No current tropical cyclones.


AUSTRALIA - First it was locusts, then floods, now millions of crickets have invaded northern Victoria, shutting shops (to fumigate in a bid to control the masses of crickets) and devouring newspapers. The summer’s RECORD-BREAKING WET WEATHER has prompted an insect invasion with a plague of crickets sweeping into towns such as Mildura, Yarrawonga and Wodonga. Grasshoppers and spiders are also in abundance while mosquitoes are posing a health risk as cases of Ross River virus increase more than five-fold. The invasion has forced the closure of shops. The early months of summer had been particularly good for mosquitoes, dragonflies and locusts and now it is the crickets turn. ‘‘We’ve had lots of rain and that promotes plant growth so there’s lot of food around for crickets but it’s been a good year for a lot of different insects and spiders. ‘We’ve had 10 years of drought, which is not good for insects so everyone’s really taking advantage of the conditions this year.’’ It was THE FIRST TIME a plague of mottled field crickets had hit Victoria with the chirpy critters widespread across the state, including in Melbourne.
The crickets eat plants but not agricultural crops and pose more of a threat to retailers than farmers. ‘‘Crickets are certainly in their millions in some areas of Victoria. ‘Shopkeepers are often having to sweep out large piles of crickets in the morning because most crickets are attracted to lights at night so in shopping strips where there are lots of lights the crickets are attracted and a lot of them will die overnight and leave large piles of bodies in the morning.’’ The insect-boom has in turn led to an increase in spiders, which are feasting on the dead. The crickets live for about two weeks but as the weather cools their life-span will shorten and most will die out. 7000 copies of the newspaper were destroyed on Sunday night when crickets poured into the printing press attracted by the bright lights. ‘‘The paper still came out, we basically printed about double what we normally print and about half of them were ruined and it took quite a bit of effort to get the paper out." The insect invasion had been making front-page news as crickets make themselves at home in motel rooms, block shop fronts and set off store security sensors. ‘‘It’s pretty awful. We’ve dealt with quite a lot in recent times - locusts and floods and this is just another thing."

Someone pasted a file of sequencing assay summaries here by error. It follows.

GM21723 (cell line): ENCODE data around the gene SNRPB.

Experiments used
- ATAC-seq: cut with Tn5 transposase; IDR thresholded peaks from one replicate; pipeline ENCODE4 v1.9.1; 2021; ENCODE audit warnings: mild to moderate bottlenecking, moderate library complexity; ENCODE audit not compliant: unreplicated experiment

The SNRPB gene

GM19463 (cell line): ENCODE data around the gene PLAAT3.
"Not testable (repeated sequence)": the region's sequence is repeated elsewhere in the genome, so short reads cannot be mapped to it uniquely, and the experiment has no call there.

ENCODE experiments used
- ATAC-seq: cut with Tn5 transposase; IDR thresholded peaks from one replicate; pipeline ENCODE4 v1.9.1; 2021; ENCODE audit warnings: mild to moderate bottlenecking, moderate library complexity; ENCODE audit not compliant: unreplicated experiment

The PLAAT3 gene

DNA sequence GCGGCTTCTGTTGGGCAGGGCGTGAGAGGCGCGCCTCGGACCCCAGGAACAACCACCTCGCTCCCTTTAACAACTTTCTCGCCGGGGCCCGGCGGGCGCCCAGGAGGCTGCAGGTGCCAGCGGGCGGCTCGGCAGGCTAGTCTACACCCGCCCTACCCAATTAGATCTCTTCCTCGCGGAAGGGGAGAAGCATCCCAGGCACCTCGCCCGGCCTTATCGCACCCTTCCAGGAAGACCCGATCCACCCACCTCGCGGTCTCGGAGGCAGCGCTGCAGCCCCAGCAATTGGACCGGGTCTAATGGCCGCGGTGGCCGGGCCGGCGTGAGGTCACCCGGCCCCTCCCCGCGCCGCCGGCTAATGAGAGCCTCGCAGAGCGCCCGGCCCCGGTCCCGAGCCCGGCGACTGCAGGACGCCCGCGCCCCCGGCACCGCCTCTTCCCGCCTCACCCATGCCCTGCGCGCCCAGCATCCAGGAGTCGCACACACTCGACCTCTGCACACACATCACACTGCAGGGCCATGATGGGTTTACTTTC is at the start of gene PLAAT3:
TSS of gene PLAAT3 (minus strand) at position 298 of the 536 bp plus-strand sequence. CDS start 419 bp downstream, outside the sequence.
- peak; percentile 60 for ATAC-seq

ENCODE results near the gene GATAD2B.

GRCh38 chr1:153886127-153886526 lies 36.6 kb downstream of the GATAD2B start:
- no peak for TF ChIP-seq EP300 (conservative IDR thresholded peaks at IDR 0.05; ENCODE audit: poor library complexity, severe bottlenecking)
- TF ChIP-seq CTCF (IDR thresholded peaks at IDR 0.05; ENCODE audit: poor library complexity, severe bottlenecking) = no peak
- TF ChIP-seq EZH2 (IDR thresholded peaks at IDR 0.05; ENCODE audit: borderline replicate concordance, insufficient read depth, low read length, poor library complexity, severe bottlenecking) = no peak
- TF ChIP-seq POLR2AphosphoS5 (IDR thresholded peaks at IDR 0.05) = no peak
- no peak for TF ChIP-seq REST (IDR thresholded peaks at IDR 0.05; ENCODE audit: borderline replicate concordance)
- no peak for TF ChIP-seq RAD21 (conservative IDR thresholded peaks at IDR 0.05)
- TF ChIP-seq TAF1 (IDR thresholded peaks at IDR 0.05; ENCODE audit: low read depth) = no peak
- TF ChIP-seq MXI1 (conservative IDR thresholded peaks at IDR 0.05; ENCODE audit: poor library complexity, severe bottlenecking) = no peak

Rural Queensland on flash flood alert - Rural towns across Queensland are on flood alert following heavy downpours which have cut roads and isolated communities. The Bureau of Meteorology (BoM) has issued flash flooding and severe weather warnings for Channel Country, the Peninsula, north tropical coast and the Herbert and Lower Burdekin. A weak tropical low is set to dump more heavy rain on Sunday. The low was off the coast of Cape Melville, on the east coast of Cape York Peninsula. "It's likely to continue moving west. We do expect the rainfall to increase markedly in the latter part of Sunday and on Monday."
The bureau was closely monitoring the weak low on the off chance it crossed over into water on the Gulf and developed into a cyclone. The bureau says a strong southeast wind change moving northwards over the east coast is likely to bring heavy rainfall to the tropical coast between Cooktown and Bowen . Since 9am Saturday Murray Flats recorded 104mm rain and Kowanyama had 82mm. A flood warning is current for the Nicholson and Lower Norman Rivers.
Asecond low was also producing soggy conditions and flooding in western Queensland. "It produced excessively heavy rainfall over parts of the Channel Country overnight. The highest reading we have is ... 313mm at Bedourie. THAT'S A RECORD for Bedourie." The bureau warns major flood levels are expected at Bedourie today. All roads were closed in the Diamantina Shire which covers the towns of Birdsville and Bedourie. "The water is really slow moving and (Bedourie) is protected by a levee bank (while Birdsville is on higher ground). Every road in the shire is cut, all the main access roads are dirt. Normal rain usually closes them off."
It could be a long wait for residents in the area. "I expect the roads to be closed for two to four weeks." There were enough supplies in the shire to last that long. "They got trucks in before this came. They'll have enough food for probably the next month and then after that we can fly more in if we need to. They're quite well versed at that, it's not an unusual occurrence."

LOUISIANA - One dead, dozens hurt as US tornado hits. Severe weather and tornadoes have hit southern Louisiana overnight, leaving one young mother dead, several people injured and dozens of homes and businesses destroyed.


NEW MEXICO - Winter Storm Caused At Least $3 Million In Damage. The RECORD-BREAKING LOW TEMPERATURES brought by the storm left tens of thousands of homes and businesses throughout New Mexico without electricity, water or gas for days. "The temperatures were extreme."